Last week, rumors surfaced that the Russian government was preparing an "asset swap" proposal. The idea of exchanging Russian assets frozen in foreign jurisdictions for property of foreign companies and individuals immobilized in Russia came as a surprise to the West, but not to Moscow.
Although the details of the initiative are scarce, its existence means that the Russian government, which is under pressure from the devaluation of the ruble, military spending, and falling oil and gas revenues, is now in a "bargaining" phase that could escalate into unilateral action.
For example, in early August, Putin signed a law on blocking the funds and property of foreign legal entities against which Russia has imposed sanctions. In fact, it introduced a more aggressive mechanism for blocking the assets of international businesses in Russia and their subsequent seizure.
This means that the issue of the fate of frozen Russian assets abroad and assets of foreign companies in Russia may become more acute in the near future.
The Russian Federation has been off to a slow start since 2014
The occupation of Crimea, Donetsk and Luhansk regions resulted in the transfer of property and assets located in these territories to the Russian Federation without proper compensation to their owners.
In the first months of the full-scale aggression, the Russian authorities, on the one hand, publicly opposed the West with its policy of ever more complete asset freezes. "Unlike Western countries, we will respect property rights," Putin said on March 18, 2022.
However, against the backdrop of sanctions pressure, Moscow has begun to take retaliatory steps against the property of "unfriendly countries." In particular, a ban was imposed on the payment of dividends abroad, which effectively blocked the funds of foreign investors in Russia.
Back in April last year, Moscow was considering the fate of foreign property under Russian jurisdiction. The State Duma was considering a number of bills that would allow Russia to seize property of foreign companies and individuals "unfriendly to the regime" without compensation or to manage foreign assets without the consent of their owners.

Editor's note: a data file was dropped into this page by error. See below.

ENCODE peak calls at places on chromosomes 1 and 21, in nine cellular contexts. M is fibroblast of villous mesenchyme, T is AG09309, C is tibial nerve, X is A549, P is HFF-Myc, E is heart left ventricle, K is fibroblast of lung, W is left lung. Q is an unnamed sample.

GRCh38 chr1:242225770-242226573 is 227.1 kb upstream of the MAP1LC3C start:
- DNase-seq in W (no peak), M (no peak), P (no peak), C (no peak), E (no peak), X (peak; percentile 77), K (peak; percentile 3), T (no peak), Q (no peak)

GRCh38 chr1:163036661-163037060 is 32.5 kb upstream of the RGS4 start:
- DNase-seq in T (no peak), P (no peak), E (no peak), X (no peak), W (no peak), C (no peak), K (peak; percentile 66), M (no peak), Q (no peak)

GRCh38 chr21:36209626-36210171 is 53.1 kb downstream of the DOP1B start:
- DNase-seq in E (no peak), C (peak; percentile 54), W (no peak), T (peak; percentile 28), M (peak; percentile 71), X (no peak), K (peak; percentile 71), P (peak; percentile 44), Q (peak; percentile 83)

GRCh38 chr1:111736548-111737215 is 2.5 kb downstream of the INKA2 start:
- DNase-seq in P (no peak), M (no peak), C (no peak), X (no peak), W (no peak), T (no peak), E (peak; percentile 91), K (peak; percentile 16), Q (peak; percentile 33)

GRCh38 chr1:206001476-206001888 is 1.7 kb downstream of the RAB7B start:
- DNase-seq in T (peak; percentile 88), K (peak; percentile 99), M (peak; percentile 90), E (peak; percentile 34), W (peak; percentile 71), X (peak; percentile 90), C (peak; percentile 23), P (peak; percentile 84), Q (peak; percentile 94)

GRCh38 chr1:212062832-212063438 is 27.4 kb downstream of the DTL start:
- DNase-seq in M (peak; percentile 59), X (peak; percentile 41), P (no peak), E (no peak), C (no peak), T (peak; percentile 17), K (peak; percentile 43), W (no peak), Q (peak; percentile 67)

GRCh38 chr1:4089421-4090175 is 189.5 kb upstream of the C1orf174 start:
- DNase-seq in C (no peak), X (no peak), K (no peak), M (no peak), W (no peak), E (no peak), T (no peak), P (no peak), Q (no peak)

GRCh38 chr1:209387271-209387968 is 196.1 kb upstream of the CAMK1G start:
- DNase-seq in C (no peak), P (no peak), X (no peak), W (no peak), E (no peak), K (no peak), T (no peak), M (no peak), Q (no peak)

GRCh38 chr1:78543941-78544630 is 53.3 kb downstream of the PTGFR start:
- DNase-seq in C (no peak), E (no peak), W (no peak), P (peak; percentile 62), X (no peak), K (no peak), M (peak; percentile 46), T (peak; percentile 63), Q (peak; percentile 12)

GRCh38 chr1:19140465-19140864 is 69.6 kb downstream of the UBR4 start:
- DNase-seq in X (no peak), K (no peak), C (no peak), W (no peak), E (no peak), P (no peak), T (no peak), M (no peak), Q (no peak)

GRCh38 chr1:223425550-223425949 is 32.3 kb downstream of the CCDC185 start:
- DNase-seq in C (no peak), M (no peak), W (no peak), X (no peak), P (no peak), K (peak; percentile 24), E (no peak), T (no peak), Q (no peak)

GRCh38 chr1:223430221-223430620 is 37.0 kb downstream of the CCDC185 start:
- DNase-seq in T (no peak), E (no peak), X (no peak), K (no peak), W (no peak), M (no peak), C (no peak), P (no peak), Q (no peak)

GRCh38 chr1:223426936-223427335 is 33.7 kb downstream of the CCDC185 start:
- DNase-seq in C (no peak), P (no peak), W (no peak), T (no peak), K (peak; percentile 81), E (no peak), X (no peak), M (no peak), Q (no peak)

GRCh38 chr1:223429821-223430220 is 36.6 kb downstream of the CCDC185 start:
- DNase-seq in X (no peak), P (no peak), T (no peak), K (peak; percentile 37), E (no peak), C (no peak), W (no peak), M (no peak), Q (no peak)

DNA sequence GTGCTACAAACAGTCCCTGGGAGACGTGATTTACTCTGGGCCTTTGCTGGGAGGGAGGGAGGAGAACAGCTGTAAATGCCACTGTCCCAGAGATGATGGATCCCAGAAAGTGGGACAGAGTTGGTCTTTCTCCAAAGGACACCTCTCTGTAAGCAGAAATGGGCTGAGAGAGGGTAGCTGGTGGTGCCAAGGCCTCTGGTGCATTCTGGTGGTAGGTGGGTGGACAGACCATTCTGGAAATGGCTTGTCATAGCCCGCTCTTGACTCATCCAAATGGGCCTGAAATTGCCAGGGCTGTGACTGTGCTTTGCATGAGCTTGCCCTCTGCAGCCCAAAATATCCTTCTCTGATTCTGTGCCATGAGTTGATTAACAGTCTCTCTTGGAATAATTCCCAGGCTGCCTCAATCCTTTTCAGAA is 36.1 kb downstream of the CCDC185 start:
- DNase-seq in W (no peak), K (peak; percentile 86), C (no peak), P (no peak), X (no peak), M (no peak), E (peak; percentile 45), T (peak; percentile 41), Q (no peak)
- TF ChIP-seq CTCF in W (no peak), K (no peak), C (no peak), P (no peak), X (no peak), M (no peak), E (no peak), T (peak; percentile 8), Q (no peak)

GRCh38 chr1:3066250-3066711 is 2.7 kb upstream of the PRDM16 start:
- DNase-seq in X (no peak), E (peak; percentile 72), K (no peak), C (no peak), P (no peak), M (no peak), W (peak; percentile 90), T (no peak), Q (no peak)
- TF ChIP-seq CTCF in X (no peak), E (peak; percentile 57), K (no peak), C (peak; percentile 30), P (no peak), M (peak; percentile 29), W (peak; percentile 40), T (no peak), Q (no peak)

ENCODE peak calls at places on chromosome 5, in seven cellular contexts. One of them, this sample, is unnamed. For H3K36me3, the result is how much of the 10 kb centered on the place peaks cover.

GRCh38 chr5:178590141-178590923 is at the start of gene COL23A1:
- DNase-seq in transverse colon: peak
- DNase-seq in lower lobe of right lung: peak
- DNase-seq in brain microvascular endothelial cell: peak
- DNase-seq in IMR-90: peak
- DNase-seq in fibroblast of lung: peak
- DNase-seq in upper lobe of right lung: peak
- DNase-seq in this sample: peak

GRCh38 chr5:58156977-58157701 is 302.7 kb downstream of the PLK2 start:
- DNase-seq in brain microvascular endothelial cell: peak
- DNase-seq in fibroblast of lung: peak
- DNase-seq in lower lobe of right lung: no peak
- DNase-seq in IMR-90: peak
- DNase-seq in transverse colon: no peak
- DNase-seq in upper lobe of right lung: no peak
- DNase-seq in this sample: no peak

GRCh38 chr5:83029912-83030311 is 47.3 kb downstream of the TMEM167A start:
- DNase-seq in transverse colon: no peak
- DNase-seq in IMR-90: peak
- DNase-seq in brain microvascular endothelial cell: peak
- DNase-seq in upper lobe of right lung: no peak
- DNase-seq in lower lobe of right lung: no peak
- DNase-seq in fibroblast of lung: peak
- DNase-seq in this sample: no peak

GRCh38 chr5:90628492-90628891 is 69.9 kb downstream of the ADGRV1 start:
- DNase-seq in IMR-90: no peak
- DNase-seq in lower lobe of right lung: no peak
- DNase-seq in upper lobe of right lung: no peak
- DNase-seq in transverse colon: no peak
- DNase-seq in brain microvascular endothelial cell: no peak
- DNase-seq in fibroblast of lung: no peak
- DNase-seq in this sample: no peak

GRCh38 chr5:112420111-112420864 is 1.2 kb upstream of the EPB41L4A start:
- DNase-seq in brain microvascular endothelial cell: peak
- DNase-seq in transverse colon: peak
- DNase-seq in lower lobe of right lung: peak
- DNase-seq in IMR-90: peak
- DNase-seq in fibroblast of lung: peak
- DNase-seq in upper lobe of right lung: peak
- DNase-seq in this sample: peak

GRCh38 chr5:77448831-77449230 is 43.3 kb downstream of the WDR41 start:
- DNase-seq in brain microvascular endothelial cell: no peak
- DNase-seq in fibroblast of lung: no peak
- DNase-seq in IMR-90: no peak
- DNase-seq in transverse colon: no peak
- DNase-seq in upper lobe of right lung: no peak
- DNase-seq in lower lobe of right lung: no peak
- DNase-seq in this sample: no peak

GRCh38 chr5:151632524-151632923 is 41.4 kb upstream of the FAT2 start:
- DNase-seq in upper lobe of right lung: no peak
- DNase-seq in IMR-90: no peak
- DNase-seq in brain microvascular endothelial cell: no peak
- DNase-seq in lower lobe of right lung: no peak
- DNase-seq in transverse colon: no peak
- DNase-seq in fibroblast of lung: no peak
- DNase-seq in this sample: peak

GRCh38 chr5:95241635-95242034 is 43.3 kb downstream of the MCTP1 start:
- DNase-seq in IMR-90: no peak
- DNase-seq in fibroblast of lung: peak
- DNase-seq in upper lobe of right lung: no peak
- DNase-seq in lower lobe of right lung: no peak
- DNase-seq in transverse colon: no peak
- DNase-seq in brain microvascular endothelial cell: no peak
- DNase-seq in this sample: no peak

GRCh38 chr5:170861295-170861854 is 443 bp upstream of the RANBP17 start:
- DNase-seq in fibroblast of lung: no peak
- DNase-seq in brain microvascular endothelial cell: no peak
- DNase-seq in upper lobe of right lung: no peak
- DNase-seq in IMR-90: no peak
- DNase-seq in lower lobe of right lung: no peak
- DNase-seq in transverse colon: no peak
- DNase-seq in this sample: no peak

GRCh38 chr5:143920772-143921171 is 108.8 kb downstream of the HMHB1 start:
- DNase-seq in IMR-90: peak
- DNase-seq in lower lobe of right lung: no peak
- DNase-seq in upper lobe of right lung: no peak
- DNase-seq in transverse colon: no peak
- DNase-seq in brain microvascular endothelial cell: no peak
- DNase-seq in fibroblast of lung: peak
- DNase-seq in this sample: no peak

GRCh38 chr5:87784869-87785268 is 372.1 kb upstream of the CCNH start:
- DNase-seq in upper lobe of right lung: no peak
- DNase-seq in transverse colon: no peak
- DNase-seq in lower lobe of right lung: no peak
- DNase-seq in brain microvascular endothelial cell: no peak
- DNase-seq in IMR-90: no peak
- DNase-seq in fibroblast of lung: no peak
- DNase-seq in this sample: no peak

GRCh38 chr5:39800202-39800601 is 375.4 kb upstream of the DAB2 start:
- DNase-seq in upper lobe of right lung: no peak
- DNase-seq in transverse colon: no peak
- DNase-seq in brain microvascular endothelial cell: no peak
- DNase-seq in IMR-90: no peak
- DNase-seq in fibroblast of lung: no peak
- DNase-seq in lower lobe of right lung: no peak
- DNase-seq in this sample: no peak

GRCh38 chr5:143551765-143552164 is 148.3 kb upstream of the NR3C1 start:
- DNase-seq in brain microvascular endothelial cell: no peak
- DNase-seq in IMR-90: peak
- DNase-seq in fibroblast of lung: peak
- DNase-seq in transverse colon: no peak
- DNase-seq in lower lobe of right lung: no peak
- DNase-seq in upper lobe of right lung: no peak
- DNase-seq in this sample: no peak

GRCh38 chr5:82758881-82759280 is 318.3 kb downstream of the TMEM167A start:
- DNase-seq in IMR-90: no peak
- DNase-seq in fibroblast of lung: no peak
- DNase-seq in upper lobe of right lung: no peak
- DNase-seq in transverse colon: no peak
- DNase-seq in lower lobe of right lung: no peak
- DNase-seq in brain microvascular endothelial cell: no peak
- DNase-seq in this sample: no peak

Since October 2022, AerCap, the world's largest aircraft leasing company, has been engaged in a complex legal battle as more than 100 of the company's aircraft, which were located in Russia, were expropriated by Russian operators after Russia's invasion of Ukraine. Due to a presidential decree allowing the seizure of aircraft belonging to foreign countries, 1,140 aircraft were re-registered in the country under Russian documents.
And on April 25, 2023, Putin signed a decree that allowed for the introduction of external management of Russian assets (property and corporate rights, movable and immovable property) owned by owners from "unfriendly countries." At the same time, foreign investors were prohibited from selling Russian assets without special permission.
The first victims of this mechanism were two energy companies: Finnish Fortum Oyj and German Uniper SE. The Russian assets of these companies were transferred to state control exactly on the anniversary of the decree, in April 2023. In July, the assets of Danone (France) and Carlsberg (Denmark) were confiscated.
Although the assets have been transferred to the temporary management of the Federal Agency for State Property Management, they have actually become a gratuitous benefit for groups of influence loyal to the Kremlin.
In particular, a relative of Ramzan Kadyrov was appointed head of Danone in Russia, and the Baltika beer company, which belonged to Carlsberg, was headed by a protege of the Kovalchuks.
But the carrot was not long in coming. On August 23, the Financial Times (FT), citing sources in Moscow and Western governments,reported on the initiative of the Russian government, which was called "asset swap." The publication notes that there are no details yet, but the initiative itself is quite characteristic.
It provides that Western companies can withdraw their investments and working capital from Russia by buying out Russian assets abroad.
At the same time, the assets are not so much industrial enterprises or real estate, but securities owned by the Russian Federation and Russian companies and frozen abroad.
According to forecasts by Russian Finance Minister Anton Siluanov, this will supposedly unlock $1.1 billion belonging to retail investors. This is a rather small amount and a seemingly modest goal.
However, if a precedent is set, the "asset swap" could work on a much larger scale.